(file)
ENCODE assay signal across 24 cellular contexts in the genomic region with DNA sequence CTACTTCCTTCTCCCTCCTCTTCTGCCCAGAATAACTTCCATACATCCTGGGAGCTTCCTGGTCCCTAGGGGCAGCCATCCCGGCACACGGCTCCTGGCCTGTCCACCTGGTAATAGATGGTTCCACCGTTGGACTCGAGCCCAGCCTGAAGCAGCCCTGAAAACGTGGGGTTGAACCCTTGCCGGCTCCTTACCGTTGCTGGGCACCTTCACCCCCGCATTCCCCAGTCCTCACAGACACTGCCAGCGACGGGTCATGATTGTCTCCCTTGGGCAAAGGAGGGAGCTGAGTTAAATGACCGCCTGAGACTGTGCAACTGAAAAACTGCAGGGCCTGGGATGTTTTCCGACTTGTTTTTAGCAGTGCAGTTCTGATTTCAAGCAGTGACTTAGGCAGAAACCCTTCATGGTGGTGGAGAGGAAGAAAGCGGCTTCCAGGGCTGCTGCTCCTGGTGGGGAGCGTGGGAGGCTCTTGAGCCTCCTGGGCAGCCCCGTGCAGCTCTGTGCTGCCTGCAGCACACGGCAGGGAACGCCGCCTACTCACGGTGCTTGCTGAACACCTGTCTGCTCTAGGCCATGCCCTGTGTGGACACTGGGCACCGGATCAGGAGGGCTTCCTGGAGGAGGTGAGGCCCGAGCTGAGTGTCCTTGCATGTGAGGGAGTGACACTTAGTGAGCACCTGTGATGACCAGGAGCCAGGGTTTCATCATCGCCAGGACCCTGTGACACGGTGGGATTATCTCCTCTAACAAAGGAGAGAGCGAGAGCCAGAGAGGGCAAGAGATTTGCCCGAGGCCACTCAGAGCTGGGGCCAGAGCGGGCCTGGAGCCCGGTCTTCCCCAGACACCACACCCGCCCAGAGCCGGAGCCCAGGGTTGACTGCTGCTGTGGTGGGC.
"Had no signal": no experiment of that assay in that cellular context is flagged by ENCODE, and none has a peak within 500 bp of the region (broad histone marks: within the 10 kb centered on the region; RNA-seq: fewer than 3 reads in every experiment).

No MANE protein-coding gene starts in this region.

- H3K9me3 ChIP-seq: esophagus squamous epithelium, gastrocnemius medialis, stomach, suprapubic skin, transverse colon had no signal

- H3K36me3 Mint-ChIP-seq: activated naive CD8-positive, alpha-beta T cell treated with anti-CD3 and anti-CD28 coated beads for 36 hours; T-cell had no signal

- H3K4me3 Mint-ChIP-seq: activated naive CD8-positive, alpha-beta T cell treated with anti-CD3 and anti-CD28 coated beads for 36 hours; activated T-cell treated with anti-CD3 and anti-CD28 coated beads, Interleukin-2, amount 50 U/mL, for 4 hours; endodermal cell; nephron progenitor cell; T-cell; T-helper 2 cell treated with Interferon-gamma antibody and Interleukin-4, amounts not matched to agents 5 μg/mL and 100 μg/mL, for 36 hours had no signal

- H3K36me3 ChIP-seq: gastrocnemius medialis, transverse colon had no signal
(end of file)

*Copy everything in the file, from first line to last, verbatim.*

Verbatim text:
ENCODE assay signal across 24 cellular contexts in the genomic region with DNA sequence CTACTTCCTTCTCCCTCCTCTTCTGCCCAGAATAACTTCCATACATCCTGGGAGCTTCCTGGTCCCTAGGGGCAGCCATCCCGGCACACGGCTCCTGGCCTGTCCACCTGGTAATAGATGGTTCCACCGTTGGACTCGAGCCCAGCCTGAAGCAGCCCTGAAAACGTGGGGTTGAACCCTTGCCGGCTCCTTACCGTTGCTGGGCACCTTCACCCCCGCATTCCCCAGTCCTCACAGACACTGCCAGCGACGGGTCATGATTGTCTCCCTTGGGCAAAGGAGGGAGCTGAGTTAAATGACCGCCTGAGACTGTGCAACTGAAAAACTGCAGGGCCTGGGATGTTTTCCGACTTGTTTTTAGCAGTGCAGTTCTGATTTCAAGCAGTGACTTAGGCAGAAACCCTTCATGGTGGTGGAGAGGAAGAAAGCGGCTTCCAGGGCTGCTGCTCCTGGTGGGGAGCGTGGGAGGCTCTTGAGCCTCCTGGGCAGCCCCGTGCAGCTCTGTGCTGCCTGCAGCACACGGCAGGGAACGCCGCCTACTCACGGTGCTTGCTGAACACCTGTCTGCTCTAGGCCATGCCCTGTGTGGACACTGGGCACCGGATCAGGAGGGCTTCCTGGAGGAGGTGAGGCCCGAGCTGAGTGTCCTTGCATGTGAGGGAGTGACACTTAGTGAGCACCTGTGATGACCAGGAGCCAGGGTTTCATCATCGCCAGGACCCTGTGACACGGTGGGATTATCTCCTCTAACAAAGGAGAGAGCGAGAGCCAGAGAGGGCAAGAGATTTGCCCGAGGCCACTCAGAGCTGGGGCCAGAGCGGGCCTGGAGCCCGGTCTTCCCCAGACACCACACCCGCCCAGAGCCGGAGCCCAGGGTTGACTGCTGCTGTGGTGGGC.
"Had no signal": no experiment of that assay in that cellular context is flagged by ENCODE, and none has a peak within 500 bp of the region (broad histone marks: within the 10 kb centered on the region; RNA-seq: fewer than 3 reads in every experiment).

No MANE protein-coding gene starts in this region.

- H3K9me3 ChIP-seq: esophagus squamous epithelium, gastrocnemius medialis, stomach, suprapubic skin, transverse colon had no signal

- H3K36me3 Mint-ChIP-seq: activated naive CD8-positive, alpha-beta T cell treated with anti-CD3 and anti-CD28 coated beads for 36 hours; T-cell had no signal

- H3K4me3 Mint-ChIP-seq: activated naive CD8-positive, alpha-beta T cell treated with anti-CD3 and anti-CD28 coated beads for 36 hours; activated T-cell treated with anti-CD3 and anti-CD28 coated beads, Interleukin-2, amount 50 U/mL, for 4 hours; endodermal cell; nephron progenitor cell; T-cell; T-helper 2 cell treated with Interferon-gamma antibody and Interleukin-4, amounts not matched to agents 5 μg/mL and 100 μg/mL, for 36 hours had no signal

- H3K36me3 ChIP-seq: gastrocnemius medialis, transverse colon had no signal